# Re: Trees in SQL

Date: 7 Jul 2002 12:33:55 -0700

Message-ID: <c0d87ec0.0207071133.52279297_at_posting.google.com>

>> Aha, I was thinking I should check that before I typed it, but it's

good

to find out. I've found some db's producing the NULL, though, so they
must have nonstandard behavior. <<

A scalar subquery expression converts an empty result set into a NULL, as in

SELECT a, (SELECT SUM(b) FROM Foo WHERE 1=0) AS total_b FROM Bar;

That might be what is happening

>> The basic issue is to identify the "height" of each node, which is

the number of iterations needed to sum from the leaf nodes to a given
node N. This quantity is simply the maximum depth to a leaf node from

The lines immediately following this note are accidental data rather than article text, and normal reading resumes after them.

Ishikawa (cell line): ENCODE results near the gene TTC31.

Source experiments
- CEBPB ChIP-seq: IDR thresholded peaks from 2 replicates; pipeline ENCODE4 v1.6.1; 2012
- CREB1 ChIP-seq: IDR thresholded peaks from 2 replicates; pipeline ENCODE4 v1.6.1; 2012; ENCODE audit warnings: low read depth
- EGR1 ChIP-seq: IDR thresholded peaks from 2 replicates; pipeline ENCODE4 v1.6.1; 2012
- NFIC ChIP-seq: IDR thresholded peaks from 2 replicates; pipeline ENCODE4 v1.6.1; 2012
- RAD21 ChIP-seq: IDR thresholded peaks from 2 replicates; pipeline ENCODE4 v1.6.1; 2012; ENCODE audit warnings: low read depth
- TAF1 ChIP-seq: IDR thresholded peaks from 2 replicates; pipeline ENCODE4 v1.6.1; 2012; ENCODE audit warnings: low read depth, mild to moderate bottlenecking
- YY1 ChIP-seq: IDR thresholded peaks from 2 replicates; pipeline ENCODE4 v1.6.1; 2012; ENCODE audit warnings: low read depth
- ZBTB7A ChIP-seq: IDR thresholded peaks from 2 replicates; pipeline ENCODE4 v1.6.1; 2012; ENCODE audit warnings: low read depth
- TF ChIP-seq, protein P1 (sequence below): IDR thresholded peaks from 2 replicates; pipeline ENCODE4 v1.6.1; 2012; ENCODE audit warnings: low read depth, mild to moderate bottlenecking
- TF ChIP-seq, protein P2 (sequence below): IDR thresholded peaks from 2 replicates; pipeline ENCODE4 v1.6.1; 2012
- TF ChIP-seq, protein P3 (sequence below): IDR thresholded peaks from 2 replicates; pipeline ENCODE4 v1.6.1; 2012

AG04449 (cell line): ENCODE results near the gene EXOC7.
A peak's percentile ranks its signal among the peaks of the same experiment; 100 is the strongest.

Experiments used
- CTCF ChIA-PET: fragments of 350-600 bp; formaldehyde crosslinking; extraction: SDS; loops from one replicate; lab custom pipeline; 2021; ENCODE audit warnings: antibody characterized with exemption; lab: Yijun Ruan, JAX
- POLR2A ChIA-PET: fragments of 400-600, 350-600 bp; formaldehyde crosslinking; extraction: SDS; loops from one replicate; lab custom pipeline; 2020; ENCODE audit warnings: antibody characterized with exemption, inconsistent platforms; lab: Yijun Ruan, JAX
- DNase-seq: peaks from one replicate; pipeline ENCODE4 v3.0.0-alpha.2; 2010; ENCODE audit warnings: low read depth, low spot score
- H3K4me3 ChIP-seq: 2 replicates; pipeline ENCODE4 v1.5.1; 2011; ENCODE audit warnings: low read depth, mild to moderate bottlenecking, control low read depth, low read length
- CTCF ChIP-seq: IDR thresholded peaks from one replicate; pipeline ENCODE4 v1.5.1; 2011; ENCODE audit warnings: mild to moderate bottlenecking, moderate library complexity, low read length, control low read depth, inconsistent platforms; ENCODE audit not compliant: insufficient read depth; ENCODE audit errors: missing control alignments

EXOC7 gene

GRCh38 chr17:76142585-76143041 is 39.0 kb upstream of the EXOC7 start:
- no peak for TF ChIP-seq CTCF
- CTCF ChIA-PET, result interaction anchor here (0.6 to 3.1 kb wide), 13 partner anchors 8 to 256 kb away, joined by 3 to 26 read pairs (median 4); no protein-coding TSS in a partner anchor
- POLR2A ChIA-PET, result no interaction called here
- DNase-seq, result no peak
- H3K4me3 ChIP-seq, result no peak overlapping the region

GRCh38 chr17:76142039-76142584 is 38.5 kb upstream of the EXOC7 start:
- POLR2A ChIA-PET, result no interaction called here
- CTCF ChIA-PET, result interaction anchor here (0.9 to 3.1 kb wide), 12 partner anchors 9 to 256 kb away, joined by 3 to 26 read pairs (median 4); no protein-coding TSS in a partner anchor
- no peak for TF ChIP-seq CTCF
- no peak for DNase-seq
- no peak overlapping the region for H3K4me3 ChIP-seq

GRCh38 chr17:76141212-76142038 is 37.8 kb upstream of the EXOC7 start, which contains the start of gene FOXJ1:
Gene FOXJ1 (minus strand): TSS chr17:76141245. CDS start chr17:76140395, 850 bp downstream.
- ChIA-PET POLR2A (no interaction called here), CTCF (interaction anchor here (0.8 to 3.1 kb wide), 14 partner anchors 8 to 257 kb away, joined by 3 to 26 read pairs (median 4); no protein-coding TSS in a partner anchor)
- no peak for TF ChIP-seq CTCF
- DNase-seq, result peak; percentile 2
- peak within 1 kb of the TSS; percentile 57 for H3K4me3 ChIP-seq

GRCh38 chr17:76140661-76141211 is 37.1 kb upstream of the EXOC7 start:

N, i.e. the depth of the subtree rooted at N. <<

Find the depth is easy:

SELECT T2.node, COUNT(T1.node) AS depth
FROM Tree AS T1, Tree AS T2

WHERE T2.lft BETWEEN 1 AND (SELECT MAX(rgt) FROM Tree)
AND T2.node

IN (SELECT node FROM Tree WHERE rgt = lft + 1) GROUP BY T2.node;

What I did with the Frammis parts explosion problem was use a total weight of zero as a marker. The assembly was updated only when ALL of its immediate sub-assemblies had a weight greater than zero (i.e. they had been calculated).

Here is the basic query for immediate subordinates:

SELECT A.node AS assembly, S.node AS sub_assembly FROM Tree AS S

LEFT OUTER JOIN Tree AS A ON A.lft = (SELECT MAX(lft) FROM Tree AS OrgChart AS M WHERE S.lft > M.lft AND S.lft < M.rgt);Received on Sun Jul 07 2002 - 21:33:55 CEST